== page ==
Aspartame (L-alpha-aspartyl-L-phenylalanine methyl ester) is a low-calorie sweetener used to sweeten a wide variety of low calorie foods and reduced calorie foods and beverages, including low-calorie tabletop sweeteners. Get the facts on research related to the safety of aspartame.
Aspartame (L-alpha-aspartyl-L-phenylalanine methyl ester) is a low-calorie sweetener used to sweeten a wide variety of low calorie foods and reduced calorie foods and beverages, including low-calorie tabletop sweeteners. Aspartame is composed of two amino acids, aspartic acid and phenylalanine, as the methyl ester. Amino acids are the building blocks of protein. Aspartic acid and phenylalanine are also found naturally in protein containing foods, including meats, grains and dairy products. Methyl esters are also found naturally in many foods such as fruits and vegetable and their juices. Upon digestion, aspartame breaks down into three components (aspartic acid, phenylalanine and methanol), which are then absorbed into the blood and used in normal body processes. Neither aspartame nor its components accumulates in the body. These components are used in the body in the same ways as when they are derived from common foods.
Further, the amounts of these components from aspartame are small compared to the amounts from other food sources. For example, a serving of no-fat milk provides about 6 times more phenylalanine and 13 times more aspartic acid compared to an equivalent amount of low calorie diet beverage sweetened 100% with aspartame. Likewise, a serving of tomato juice provides about 6 times more methanol compared to an equivalent amount of diet beverage with aspartame.
Aspartame Scientific Research Summary
European Food Safety Authority Reconfirms Aspartame's Clean Bill of Health
The food safety authority in Europe, the Scientific Committee on Food (SCF) of the European Commission, has reconfirmed aspartame's clean bill of health following a comprehensive review of the sweetener's safety. The SCF is a body of independent scientific experts which advises the European Commission on matters of food safety; its aspartame report was issued on December 10, 2002. (Original SCF Report - PDF)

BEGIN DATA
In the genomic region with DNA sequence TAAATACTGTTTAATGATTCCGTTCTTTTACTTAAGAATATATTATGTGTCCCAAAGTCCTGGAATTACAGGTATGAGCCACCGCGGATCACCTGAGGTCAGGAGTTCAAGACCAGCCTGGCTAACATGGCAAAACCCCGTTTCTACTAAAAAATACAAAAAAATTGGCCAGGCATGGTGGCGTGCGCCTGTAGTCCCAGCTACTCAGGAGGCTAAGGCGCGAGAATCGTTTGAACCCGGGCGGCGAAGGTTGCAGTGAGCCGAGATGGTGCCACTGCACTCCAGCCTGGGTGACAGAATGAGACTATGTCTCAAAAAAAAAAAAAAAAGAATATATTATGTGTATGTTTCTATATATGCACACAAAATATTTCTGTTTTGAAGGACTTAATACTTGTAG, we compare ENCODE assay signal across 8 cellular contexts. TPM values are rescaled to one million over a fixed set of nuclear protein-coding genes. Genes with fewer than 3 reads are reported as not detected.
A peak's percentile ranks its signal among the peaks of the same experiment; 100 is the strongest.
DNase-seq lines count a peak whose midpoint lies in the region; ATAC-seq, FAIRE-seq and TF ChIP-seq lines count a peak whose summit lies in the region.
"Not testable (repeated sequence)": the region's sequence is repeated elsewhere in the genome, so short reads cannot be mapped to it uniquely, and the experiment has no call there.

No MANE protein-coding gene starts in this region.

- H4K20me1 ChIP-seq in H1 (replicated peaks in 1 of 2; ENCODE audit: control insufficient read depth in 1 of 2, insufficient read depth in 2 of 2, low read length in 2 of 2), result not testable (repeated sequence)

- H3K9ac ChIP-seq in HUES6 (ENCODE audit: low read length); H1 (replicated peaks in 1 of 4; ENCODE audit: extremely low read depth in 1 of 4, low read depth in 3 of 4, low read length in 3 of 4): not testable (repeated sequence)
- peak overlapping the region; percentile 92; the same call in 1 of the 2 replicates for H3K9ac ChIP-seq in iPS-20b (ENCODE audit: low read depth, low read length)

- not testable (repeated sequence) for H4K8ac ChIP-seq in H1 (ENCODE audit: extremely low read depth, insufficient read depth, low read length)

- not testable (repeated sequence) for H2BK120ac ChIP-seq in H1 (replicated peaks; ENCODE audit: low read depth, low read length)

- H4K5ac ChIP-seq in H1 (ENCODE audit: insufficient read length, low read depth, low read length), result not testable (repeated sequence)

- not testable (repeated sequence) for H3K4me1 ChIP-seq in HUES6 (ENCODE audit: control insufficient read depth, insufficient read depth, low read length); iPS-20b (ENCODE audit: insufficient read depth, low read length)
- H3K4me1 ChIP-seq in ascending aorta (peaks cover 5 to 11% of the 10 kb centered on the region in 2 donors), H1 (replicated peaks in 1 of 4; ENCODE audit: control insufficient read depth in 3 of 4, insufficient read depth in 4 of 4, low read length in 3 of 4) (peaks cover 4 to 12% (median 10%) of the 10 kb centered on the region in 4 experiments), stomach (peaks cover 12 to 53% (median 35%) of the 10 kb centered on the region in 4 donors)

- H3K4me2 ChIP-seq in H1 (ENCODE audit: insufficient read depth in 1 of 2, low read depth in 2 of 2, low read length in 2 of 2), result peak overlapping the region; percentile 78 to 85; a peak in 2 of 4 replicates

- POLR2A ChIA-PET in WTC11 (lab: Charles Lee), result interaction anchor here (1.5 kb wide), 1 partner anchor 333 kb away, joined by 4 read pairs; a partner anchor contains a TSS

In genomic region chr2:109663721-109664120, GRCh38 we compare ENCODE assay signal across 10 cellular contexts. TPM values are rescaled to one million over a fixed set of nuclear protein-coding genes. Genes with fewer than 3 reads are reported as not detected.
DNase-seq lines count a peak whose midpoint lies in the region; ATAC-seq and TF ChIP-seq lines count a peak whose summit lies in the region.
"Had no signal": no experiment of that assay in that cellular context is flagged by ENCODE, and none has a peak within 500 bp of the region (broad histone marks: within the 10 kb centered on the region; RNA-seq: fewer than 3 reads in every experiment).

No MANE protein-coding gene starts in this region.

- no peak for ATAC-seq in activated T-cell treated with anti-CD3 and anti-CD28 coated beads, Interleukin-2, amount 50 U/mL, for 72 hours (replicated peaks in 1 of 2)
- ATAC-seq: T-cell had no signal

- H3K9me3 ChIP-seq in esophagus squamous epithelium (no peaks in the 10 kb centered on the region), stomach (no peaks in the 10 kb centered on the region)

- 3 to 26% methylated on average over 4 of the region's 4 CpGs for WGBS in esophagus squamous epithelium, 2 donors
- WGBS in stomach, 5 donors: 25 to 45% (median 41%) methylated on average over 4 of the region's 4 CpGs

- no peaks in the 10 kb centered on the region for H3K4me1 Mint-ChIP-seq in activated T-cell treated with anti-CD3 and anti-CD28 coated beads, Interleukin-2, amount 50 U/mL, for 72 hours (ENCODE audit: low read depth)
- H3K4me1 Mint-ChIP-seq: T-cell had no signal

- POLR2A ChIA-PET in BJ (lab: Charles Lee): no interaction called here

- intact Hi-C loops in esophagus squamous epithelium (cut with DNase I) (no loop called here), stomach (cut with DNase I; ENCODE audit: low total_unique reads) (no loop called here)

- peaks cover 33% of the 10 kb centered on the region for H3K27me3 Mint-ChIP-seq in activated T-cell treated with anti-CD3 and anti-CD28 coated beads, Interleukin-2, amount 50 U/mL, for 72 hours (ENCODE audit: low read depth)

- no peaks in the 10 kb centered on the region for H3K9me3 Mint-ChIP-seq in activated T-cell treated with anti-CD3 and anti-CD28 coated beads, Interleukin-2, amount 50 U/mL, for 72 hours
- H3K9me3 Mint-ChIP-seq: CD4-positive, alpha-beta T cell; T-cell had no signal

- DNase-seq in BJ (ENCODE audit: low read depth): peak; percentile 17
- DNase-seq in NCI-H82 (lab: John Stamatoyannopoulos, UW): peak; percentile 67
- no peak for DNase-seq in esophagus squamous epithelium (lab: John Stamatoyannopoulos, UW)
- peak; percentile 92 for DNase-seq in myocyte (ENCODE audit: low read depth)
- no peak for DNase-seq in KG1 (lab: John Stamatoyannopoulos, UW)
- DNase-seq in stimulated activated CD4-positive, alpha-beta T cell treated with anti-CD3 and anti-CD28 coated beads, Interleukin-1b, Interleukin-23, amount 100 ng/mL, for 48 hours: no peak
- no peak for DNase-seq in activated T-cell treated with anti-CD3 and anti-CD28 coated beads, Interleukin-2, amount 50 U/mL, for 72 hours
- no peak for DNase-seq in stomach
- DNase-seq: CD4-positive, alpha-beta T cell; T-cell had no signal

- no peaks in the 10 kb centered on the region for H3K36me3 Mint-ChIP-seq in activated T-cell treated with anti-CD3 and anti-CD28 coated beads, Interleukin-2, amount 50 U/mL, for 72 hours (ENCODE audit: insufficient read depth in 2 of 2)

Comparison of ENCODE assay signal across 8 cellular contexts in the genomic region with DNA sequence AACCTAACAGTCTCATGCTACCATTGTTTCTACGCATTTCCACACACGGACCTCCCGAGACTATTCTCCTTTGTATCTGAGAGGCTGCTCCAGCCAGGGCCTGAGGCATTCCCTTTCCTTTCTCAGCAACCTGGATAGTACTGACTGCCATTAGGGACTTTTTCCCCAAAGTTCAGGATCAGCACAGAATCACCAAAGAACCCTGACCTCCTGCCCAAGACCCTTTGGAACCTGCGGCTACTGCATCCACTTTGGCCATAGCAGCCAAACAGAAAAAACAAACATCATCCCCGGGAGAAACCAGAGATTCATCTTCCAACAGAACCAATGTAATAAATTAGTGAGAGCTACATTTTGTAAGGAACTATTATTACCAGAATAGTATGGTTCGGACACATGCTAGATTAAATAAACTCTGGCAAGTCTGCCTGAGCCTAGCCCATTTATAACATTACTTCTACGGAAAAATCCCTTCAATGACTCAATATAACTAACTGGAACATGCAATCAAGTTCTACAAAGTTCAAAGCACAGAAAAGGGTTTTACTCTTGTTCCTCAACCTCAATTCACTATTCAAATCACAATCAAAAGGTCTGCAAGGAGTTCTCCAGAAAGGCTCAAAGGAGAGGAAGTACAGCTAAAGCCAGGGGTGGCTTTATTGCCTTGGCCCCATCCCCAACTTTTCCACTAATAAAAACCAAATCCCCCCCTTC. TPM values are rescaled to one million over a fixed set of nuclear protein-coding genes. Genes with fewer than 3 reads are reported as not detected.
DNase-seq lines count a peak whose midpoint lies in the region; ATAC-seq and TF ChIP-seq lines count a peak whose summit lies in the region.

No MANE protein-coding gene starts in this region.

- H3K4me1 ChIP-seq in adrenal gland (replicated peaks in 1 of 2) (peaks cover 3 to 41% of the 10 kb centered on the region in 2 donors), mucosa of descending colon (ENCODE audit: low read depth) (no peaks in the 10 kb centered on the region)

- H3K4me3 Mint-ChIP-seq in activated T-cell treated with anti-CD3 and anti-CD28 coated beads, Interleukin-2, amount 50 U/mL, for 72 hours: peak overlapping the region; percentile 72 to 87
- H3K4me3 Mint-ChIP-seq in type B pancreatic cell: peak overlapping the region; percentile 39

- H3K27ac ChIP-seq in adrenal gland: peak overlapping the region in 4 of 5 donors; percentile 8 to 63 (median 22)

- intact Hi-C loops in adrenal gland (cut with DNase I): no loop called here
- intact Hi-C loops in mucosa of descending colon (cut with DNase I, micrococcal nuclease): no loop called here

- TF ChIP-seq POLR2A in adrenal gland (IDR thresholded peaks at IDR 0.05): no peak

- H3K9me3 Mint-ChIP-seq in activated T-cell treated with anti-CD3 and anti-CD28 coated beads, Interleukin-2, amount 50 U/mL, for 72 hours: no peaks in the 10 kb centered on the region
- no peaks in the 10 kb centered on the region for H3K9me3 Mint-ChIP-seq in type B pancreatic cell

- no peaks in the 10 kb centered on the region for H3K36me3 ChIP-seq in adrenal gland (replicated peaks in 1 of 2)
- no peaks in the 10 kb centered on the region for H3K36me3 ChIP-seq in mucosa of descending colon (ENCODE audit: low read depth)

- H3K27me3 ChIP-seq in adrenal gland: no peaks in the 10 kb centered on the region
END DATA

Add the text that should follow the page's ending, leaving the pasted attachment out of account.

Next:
U.K. Food Standards Agency Supports SCF Conclusions
On December 18, 2002, the United Kingdom's Food Standards Agency (FSA) issued a statement announcing that "the Agency supports the conclusions of the Committee's [Scientific Committee on Food] thorough and timely review on the safety of the sweetener [aspartame]." (Original FSA Report)
The French Food Safety Agency (AFSSA) Supports Safety of Aspartame
The French Food Safety Agency (AFSSA) recently completed a two year study by the French Expert Committee on Flavourings, Food Additives and Processing Aids and has confirmed the safety of aspartame once again. The AFSSA was asked to review an alleged link between aspartame and brain tumors. The report noted, "In conclusion, AFSSA considers that the current state of scientific knowledge does not enable a relationship to be established between the exposition to the aspartame and brain tumors in humans or animals. (Original AFSSA Report)
The lowdown on the breakdown
Low-calorie sweeteners provide consumers with many benefits, both psychological and physiological. Health professionals and consumers believe low-calorie sweeteners are effective for the following purposes: weight maintenance, weight reduction, management of diabetes, reduction of dental caries, and reduction in the risks associated with obesity. Get the facts about Aspartame, it's uses, and benefits.